There are plenty of great reasons to switch to Webpacker, including improvements in supported syntax, development tooling, performance optimizations, and more. For Rails developers considering the upgrade from the Rails asset pipeline, start here.
Struggling to get webpack to do what you want?
Terrified of making changes to your config?
Does the thought of migrating from Sprockets to Webpacker make you want to cry?
Why is this so difficult?
Webpack configuration lacks the developer friendliness we know and love in Rails. It's no secret, webpack is a capricious beast. Webpacker aims to reduce the overhead in getting up-and-running with webpack, but there's still some basics you're forced to learn.
The JS community moves at a fast pace making it difficult to keep up. Babel, PostCSS, browserlist, React, Vue, Angular, Stimulus, webpack, node modules, NPM, yarn, argggghhhhh!!!
There's a lack of information for Rails developers—there's (currently) no official Rails guide for Webpacker! No fear, I'm here to help fill the gap.
Coming Soon! The Webpacker Survival Guide
I'm putting together resources to help Rails developers master modern frontend development with Rails, starting with The Webpacker Survival Guide.
The Webpacker Survival Guide is broken into iterative modules, each building on the previous, to ensure you're covered from the basics to more advanced features. The course applies to Rails 4.2 through Rails 6.0 and Webpacker 4.0 through 6.0 (pending release).
Install and upgrade Webpacker
Learn how to hook up your Rails app with both the Webpacker gem and the NPM package.
Organize your code
Managing your source code works a little differently in Webpacker than with the Rails asset pipeline. Make sure you don't make common mistakes like "overpacking."
Babel? Browserlist? Webpacker supports transpiling from the latest EcmaScript syntax to legacy formats your supported browsers will understand. Learn how it all works.
Use Webpacker for CSS and images
Yes, you can! The developer experience is still a work-in-progress, but it doesn't have to be overwhelming. Learn a few basic tips will help clear up the confusion.
Debug the compiled output
Deploy Webpacker-compiled assets
Make your hard-earned source code available to your users in production.
Migrate to Sprockets gracefully
Moving your source code to Webpacker doesn't have to be a superhuman effort. Save time and resources with my migration guide.
Optimize your webpack bundles
Can't wait? This site has a ton of free content to help you get started.
A case study of Rails applications making a common Webpacker mistake of rendering modules multiple times on a single page. We'll describe why the problem happens and present a Webpacker Packing Checklist for proper code-splitting.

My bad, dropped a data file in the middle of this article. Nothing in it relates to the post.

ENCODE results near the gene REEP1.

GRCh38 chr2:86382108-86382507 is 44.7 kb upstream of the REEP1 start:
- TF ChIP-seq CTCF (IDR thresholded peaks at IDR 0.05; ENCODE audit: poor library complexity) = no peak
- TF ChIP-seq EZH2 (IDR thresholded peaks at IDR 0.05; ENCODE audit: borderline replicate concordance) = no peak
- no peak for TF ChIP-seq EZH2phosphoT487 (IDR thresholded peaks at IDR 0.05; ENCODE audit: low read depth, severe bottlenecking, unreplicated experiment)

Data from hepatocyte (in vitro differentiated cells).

Navigate the world of Webpacker and webpack on Rails with confidence using this collection of mental maps I put together.
In this post, we describe the challenges we faced while replacing the Rails asset pipeline with webpack, how we solved those issues, and what we learned along the way.
The missing guide
Configuring webpack is precisely the main job of Webpacker's NPM package, @rails/webpacker. This post provides an overview of how to customize its default settings for your Rails application.
Configuring Webpacker can be a daunting task. In this guide, we will take a look at the options provided via the webpacker.yml file and supported environment variable overrides.
A reference guide to NPM version constraints for dependencies declared in the package.json file of a Rails project from the perspective of a Ruby developer familiar with similar conventions used to specify Ruby dependencies in a Gemfile.
This time we'll walk through the steps for integrating Bootstrap 4 with Rails and Webpacker 4.
When running Rails system or integration tests, you might be surprised to learn that Webpacker will load your development webpack config. What's the deal?
A new Rails 6 application will install both Webpacker and Sprockets by default. Don't they solve the same problem? This article dives into why Sprockets lives on even though webpack has surpassed most of its features and why you might want to choose one over the other.
Upgrading jQuery plugins to work with webpack is a common source of confusion. If you're lucky, you may find they can work in either context such that you might not need jQuery at all.
When I first started working with webpack, I was in for a few surprises. I assumed how things should behave, based on my previous experience with the Rails asset pipeline, only to learn through experience how I was wrong.
In this post, we'll take a look at installing and using the webpack-bundle-analyzer, perhaps the most invaluable webpack plugin, to analyze and debug the output of the webpack build in a Rails project configured to use Webpacker.
Understanding your Rails webpack configuration and build output can be a little confusing, especially if you're new to either Rails or webpack. This post contains a few tips for debugging your Webpacker setup, some specific to Rails Webpacker, some generally applicable to webpack.